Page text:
After the Spanish-American War, and when the Philippines were ceded to America as provided for in the Treaty of Paris, marked progress in our municipality was noted in education, agriculture, commerce, and industry. Rice, copra, sugar, and betel leaves became our important products.
The most important products of the town and the acreage of cultivation are as follows: rice - 6,900 hectares; sugarcane - 1,900 hectares; corn - 700 hectares; velatong - planted in rotation with other crops; camoting cahoy - 150 hectares; and camote - 120 hectares.
Our leading industries are pottery - Tabual; basketry - Babasit; hat weaving - Lipit; ceramics - Lipit; wooden shoes - Maraboc and Talogtog; sugar - Baritao; poultry - Laoac; pig-raising - Inmanduyan and Talogtog; and panocha - Turko and Panaga.
Education. Early education in our town was under the supervision of the padre cura. Religion was the most important subject taught. Boys and girls were separated. A male teacher took charge of the boys and a female teacher the girls. Sunday school attendance was compulsory.
In the public schools, classes were opened as early as 1902 under the American rule. Schools were under the supervision of American soldiers; the early teachers were the soldiers. Mr. Paul was the first American supervisor in Manaoag. Later, Filipino teachers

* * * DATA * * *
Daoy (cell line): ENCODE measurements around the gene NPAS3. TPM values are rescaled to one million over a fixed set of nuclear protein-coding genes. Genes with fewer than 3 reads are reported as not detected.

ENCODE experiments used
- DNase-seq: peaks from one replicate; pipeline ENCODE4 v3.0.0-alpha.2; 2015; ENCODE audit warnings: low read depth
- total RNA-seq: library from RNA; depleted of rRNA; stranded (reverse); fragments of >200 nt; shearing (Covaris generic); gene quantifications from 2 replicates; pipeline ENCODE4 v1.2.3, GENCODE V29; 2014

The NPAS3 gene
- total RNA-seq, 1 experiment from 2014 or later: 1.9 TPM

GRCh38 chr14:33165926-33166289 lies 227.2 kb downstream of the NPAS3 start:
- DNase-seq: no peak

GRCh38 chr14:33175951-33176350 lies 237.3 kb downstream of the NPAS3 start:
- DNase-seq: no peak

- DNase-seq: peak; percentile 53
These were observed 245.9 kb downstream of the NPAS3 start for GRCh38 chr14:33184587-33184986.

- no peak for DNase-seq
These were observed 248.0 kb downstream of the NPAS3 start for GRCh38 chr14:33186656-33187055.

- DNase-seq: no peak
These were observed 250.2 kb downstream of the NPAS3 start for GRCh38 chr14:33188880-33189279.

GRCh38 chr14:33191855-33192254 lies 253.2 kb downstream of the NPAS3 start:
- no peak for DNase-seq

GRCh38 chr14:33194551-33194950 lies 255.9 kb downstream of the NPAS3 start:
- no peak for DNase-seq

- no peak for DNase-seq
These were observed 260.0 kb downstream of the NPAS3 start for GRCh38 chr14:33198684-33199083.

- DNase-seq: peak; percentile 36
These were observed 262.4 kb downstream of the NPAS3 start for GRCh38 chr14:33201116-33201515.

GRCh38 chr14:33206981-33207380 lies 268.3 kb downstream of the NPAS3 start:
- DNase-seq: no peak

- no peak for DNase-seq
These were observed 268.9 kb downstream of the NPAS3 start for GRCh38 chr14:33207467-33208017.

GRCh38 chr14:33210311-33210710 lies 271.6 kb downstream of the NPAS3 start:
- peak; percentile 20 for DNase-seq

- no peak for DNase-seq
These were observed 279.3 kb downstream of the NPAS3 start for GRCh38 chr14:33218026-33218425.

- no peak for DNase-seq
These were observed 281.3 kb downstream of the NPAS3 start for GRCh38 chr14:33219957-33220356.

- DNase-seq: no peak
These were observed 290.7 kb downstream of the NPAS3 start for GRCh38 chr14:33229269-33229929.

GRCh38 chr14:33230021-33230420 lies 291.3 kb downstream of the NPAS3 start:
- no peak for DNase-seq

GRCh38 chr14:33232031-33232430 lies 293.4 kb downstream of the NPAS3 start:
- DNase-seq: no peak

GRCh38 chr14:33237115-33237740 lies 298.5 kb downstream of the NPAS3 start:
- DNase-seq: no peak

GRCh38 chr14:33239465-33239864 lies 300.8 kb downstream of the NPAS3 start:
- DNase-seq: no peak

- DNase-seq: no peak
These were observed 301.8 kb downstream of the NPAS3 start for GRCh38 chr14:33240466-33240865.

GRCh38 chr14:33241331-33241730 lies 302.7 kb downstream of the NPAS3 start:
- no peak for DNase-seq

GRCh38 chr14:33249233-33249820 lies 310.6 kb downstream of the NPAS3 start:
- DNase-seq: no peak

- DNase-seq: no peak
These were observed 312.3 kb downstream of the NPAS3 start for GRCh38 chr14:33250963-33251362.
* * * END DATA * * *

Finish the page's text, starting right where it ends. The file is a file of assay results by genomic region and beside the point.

were employed, but were given time for training. Some of the early supervisors in Manaoag were: Mr. Frank George, Mr. Proceso Fernandez, Mr. Shehan, Mr. Jaramillo, Mr. Inadelio Madamba, and Mr. Nemesio Tiong.
Manaoag is not behind the larger towns in Pangasinan with regards to education. We have in this municipality the elementary school, together with the barrio schools, the Pangasinan College, the Holy Rosary Academy, and the Manaoag High School. Children of poor parents are given the chance of pursuing high school education in their own town.
The elementary pupils who are studying in the central school are housed in a concrete building, the PTA Building, Municipal Shop Building, and the new Home Economics Building. The painting of the concrete buildings is very impressive and the school grounds are attractive.
Education during the Japanese Occupation. During the early days of the Japanese invasion, the schoolrooms were forced open and many school properties, supplies, and equipment were looted. Many school records and forms were also destroyed. It should be remembered that the rooms of the concrete buildings were used by the USAFFE to store their beddings, supplies, and provisions.
When the schools were opened in 1942, the few equipment and supplies which the looters left were made use of. One section for every class was in operation. Later, classes in the barrios were also opened.
Attendance was usually small but appeared larger because pupils who were not actually attending were included in the official lists. There was fear among the people of sending their children to school that time. Books dealing with Americans
and English were prohibited to use, while some pages of books were pasted together, to be opened when the Americans would return.